Why is this? We can see that anxiety is very intricately related to self-centeredness. The more we think "I am the most important one in the universe and everything that happens to me is so crucial", the more anxious we are going to be. My own anxious mind is a very interesting phenomena. Last year, I did a retreat by myself for four weeks, so I had a nice long time to spend with my own anxious mind and know it very well. My guess is that it's similar to yours. My anxious mind picks out something that happened in my life -- it does not make a difference what it is. Then I spin it around in my mind, thinking, "Oh, what if this happens? What if that happens? Why did this person do this to me? How come this happened to me?". My mind could spend hours philosophizing, psychologizing and worrying about this one thing. It seemed like nothing else in the world was important.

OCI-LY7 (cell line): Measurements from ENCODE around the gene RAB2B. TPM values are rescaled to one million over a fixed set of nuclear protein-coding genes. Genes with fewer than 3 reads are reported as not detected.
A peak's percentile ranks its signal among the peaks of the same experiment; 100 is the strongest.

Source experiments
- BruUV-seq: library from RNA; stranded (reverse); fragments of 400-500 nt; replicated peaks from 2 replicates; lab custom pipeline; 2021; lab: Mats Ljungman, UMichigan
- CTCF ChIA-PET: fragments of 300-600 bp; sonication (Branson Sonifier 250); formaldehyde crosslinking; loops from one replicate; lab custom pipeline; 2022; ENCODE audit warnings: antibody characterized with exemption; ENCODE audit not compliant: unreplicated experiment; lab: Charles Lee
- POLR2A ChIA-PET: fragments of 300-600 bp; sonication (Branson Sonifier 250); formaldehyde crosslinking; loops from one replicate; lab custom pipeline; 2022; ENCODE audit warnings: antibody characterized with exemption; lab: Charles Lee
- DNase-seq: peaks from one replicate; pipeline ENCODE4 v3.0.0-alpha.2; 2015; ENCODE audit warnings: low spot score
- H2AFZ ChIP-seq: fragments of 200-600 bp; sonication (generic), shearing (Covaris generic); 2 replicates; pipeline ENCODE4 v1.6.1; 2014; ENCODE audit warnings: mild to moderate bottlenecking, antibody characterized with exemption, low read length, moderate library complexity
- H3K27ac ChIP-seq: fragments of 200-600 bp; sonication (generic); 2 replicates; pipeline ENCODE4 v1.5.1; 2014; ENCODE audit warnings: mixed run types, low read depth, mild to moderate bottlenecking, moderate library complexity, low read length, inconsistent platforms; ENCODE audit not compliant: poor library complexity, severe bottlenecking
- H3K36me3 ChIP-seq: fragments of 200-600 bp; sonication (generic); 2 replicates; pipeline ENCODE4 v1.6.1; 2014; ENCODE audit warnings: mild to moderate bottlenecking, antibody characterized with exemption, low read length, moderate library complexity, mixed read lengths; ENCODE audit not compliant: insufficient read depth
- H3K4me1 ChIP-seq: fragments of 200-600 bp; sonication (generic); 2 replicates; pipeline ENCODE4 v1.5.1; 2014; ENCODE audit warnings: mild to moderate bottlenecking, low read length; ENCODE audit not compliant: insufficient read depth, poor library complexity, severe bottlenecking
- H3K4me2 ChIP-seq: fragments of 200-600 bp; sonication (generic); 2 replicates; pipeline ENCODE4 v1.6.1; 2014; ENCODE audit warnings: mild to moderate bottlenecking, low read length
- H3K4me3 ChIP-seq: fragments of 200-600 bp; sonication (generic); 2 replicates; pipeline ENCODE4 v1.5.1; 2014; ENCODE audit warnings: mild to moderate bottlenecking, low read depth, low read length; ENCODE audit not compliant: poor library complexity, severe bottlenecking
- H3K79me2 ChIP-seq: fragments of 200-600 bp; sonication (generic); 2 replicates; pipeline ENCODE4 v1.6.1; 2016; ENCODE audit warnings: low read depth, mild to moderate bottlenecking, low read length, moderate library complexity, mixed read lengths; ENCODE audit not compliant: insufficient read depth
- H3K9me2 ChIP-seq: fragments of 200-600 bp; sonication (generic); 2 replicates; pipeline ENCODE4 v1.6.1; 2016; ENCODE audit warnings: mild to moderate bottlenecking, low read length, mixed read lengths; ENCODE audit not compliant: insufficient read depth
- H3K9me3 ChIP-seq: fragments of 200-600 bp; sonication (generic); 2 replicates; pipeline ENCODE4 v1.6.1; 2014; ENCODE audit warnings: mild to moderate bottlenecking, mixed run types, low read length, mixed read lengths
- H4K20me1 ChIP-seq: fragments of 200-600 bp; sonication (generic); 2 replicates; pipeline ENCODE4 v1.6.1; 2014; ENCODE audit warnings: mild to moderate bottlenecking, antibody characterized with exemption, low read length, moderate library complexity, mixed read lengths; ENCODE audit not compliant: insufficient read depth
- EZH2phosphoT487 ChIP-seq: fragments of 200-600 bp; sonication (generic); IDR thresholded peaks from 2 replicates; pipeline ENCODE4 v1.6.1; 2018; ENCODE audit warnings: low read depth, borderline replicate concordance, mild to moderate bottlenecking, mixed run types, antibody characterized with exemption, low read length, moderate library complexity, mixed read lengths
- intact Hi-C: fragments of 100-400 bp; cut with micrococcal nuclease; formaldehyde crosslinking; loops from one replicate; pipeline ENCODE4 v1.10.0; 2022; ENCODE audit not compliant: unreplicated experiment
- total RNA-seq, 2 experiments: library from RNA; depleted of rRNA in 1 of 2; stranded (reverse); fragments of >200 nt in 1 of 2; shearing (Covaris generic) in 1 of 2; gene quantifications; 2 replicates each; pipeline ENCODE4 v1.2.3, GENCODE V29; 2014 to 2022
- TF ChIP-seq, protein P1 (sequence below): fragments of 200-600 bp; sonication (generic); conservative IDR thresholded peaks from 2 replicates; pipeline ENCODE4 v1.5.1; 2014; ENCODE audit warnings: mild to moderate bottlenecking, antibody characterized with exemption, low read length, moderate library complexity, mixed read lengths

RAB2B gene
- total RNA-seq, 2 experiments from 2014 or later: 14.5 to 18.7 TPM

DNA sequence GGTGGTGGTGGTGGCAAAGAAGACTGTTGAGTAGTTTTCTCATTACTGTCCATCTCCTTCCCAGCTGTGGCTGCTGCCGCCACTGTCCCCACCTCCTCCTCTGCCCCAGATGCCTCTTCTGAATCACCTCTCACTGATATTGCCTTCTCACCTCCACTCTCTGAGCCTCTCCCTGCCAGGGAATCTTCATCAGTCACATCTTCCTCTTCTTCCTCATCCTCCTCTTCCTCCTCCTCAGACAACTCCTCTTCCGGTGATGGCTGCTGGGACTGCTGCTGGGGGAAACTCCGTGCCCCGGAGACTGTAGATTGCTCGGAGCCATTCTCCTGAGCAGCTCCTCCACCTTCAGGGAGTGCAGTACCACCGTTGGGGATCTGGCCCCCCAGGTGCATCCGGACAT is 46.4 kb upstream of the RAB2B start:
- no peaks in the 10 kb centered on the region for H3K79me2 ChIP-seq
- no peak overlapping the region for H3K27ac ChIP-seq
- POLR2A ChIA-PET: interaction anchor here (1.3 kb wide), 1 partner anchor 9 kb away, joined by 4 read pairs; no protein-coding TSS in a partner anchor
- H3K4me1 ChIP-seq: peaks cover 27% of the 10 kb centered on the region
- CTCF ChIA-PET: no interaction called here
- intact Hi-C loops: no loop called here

When we are in the middle of worry and anxiety regarding something, it's as if our mind doesn't have a choice -- it has to think about this thing that has monumental significance. But I noticed in my retreat that my mind would get anxious about something different every meditation session. The next time, another anxiety became the most important one and everything else was not so bad. I began to realize it isn't the thing I am worrying about that is the difficulty. It is my own mind that is looking for something to worry about. It doesn't really matter what the problem is. If I'm habituated with anxiety, I'll find a problem to worry about. If I can't find one, then I'll invent one or cause one.

Dealing with Anxiety

In other words, the real issue is not what is happening outside, but what is happening inside of us. How we experience a situation depends on how we view it -- how we interpret what is happening, how we describe the situation to ourselves. Thus the Buddha said that all of our experiences of happiness and suffering don't come from other people or other things, but from our own minds.

Having a Sense of Humor